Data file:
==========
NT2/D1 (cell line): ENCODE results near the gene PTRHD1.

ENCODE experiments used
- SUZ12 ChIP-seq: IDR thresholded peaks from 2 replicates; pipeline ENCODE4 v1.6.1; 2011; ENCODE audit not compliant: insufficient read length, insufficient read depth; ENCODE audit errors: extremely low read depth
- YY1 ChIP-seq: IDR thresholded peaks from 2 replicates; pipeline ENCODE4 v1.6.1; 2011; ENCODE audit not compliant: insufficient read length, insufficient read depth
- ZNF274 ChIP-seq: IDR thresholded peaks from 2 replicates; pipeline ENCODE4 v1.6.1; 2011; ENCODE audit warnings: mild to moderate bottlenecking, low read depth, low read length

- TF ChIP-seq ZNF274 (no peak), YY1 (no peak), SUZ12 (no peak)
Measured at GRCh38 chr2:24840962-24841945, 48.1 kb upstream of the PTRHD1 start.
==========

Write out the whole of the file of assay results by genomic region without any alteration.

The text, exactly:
NT2/D1 (cell line): ENCODE results near the gene PTRHD1.

ENCODE experiments used
- SUZ12 ChIP-seq: IDR thresholded peaks from 2 replicates; pipeline ENCODE4 v1.6.1; 2011; ENCODE audit not compliant: insufficient read length, insufficient read depth; ENCODE audit errors: extremely low read depth
- YY1 ChIP-seq: IDR thresholded peaks from 2 replicates; pipeline ENCODE4 v1.6.1; 2011; ENCODE audit not compliant: insufficient read length, insufficient read depth
- ZNF274 ChIP-seq: IDR thresholded peaks from 2 replicates; pipeline ENCODE4 v1.6.1; 2011; ENCODE audit warnings: mild to moderate bottlenecking, low read depth, low read length

- TF ChIP-seq ZNF274 (no peak), YY1 (no peak), SUZ12 (no peak)
Measured at GRCh38 chr2:24840962-24841945, 48.1 kb upstream of the PTRHD1 start.